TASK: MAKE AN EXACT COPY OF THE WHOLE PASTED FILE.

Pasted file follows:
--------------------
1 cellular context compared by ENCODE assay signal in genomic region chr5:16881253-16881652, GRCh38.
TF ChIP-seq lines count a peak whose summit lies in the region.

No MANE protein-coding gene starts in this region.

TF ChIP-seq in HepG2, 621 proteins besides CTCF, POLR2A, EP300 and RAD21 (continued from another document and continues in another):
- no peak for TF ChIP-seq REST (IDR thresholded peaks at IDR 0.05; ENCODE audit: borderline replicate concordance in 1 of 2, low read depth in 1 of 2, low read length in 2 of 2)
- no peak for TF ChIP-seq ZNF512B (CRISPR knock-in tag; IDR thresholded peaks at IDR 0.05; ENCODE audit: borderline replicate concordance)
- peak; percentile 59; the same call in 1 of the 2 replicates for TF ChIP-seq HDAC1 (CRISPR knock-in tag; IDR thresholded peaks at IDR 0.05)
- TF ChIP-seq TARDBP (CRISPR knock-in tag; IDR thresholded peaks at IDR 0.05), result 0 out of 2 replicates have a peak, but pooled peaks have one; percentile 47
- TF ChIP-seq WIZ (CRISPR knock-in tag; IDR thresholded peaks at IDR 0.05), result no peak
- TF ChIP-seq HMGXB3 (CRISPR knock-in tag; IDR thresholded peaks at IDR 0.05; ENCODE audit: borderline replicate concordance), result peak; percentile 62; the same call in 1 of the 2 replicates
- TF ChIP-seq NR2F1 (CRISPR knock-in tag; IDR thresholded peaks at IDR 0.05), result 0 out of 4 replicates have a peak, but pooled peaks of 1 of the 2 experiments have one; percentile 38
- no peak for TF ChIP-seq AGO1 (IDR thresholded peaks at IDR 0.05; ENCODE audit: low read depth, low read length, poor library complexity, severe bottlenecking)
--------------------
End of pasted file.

1 cellular context compared by ENCODE assay signal in genomic region chr5:16881253-16881652, GRCh38.
TF ChIP-seq lines count a peak whose summit lies in the region.

No MANE protein-coding gene starts in this region.

TF ChIP-seq in HepG2, 621 proteins besides CTCF, POLR2A, EP300 and RAD21 (continued from another document and continues in another):
- no peak for TF ChIP-seq REST (IDR thresholded peaks at IDR 0.05; ENCODE audit: borderline replicate concordance in 1 of 2, low read depth in 1 of 2, low read length in 2 of 2)
- no peak for TF ChIP-seq ZNF512B (CRISPR knock-in tag; IDR thresholded peaks at IDR 0.05; ENCODE audit: borderline replicate concordance)
- peak; percentile 59; the same call in 1 of the 2 replicates for TF ChIP-seq HDAC1 (CRISPR knock-in tag; IDR thresholded peaks at IDR 0.05)
- TF ChIP-seq TARDBP (CRISPR knock-in tag; IDR thresholded peaks at IDR 0.05), result 0 out of 2 replicates have a peak, but pooled peaks have one; percentile 47
- TF ChIP-seq WIZ (CRISPR knock-in tag; IDR thresholded peaks at IDR 0.05), result no peak
- TF ChIP-seq HMGXB3 (CRISPR knock-in tag; IDR thresholded peaks at IDR 0.05; ENCODE audit: borderline replicate concordance), result peak; percentile 62; the same call in 1 of the 2 replicates
- TF ChIP-seq NR2F1 (CRISPR knock-in tag; IDR thresholded peaks at IDR 0.05), result 0 out of 4 replicates have a peak, but pooled peaks of 1 of the 2 experiments have one; percentile 38
- no peak for TF ChIP-seq AGO1 (IDR thresholded peaks at IDR 0.05; ENCODE audit: low read depth, low read length, poor library complexity, severe bottlenecking)